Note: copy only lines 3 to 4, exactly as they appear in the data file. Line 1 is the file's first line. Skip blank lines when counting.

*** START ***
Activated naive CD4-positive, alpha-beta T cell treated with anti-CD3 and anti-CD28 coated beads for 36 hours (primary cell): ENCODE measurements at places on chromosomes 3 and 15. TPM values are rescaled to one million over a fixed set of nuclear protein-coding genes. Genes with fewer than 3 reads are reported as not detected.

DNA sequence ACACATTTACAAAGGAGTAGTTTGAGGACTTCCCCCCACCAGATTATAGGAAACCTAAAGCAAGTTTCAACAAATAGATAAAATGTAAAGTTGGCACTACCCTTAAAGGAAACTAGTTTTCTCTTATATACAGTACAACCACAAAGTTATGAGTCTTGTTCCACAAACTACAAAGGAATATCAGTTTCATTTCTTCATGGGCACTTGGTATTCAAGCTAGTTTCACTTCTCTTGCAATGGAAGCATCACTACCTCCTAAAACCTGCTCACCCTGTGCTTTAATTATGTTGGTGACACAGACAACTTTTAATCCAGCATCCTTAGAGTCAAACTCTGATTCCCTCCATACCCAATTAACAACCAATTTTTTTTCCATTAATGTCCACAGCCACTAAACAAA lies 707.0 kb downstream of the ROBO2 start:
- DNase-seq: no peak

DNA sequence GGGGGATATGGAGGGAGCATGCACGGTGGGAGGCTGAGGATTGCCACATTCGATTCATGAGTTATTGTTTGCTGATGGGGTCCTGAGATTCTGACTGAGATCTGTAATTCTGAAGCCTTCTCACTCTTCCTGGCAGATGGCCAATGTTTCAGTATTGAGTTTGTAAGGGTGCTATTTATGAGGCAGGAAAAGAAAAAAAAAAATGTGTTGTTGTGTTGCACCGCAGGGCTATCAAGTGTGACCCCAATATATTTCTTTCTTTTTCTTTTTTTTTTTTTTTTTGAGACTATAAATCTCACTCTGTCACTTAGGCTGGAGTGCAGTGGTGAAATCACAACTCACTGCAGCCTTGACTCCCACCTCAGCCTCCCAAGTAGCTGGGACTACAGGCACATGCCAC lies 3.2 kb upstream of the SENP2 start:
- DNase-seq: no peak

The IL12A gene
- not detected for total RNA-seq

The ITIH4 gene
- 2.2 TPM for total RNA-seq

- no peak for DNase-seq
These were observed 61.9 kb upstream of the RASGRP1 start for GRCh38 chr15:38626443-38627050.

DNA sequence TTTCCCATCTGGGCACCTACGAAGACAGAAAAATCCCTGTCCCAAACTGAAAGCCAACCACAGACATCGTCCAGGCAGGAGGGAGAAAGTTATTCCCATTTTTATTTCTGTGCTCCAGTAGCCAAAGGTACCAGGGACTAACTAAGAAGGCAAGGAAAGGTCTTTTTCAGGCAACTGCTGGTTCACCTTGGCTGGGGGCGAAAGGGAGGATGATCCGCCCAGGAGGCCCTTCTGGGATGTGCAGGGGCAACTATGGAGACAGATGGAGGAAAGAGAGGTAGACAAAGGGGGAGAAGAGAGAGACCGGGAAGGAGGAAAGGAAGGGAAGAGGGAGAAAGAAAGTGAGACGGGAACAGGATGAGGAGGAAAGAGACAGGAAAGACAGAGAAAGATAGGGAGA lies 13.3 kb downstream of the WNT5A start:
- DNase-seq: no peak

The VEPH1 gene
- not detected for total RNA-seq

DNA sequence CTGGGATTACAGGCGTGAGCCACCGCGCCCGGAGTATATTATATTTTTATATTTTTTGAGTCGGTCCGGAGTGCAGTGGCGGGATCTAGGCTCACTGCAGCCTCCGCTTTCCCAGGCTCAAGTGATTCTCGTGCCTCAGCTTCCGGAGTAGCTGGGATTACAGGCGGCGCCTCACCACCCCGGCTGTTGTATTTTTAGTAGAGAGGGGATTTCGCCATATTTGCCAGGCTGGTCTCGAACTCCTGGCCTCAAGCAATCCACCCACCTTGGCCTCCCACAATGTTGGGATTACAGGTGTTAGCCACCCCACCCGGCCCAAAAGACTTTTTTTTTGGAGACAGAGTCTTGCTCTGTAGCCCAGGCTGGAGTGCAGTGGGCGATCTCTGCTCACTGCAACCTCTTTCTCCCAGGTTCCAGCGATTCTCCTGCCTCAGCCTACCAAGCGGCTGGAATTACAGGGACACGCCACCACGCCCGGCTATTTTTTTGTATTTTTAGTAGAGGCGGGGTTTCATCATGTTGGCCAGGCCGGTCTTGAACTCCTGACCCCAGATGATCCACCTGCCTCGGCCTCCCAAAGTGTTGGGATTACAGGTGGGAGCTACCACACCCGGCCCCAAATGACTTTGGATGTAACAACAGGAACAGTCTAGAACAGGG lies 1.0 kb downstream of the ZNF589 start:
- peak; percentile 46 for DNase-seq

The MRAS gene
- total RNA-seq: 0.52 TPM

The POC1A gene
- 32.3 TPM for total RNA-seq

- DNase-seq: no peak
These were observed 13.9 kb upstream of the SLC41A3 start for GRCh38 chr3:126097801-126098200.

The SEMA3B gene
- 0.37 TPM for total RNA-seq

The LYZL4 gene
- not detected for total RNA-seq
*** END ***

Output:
- DNase-seq: no peak

DNA sequence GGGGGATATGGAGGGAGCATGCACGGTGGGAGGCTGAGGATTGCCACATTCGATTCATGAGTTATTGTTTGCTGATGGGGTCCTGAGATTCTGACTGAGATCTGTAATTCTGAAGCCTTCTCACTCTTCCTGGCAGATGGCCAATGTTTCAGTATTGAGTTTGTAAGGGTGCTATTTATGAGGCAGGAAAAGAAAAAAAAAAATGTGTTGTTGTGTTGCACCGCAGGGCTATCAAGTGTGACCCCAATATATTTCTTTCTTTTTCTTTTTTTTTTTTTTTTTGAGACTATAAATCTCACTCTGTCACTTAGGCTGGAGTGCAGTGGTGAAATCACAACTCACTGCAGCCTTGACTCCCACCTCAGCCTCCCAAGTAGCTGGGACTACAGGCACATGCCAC lies 3.2 kb upstream of the SENP2 start: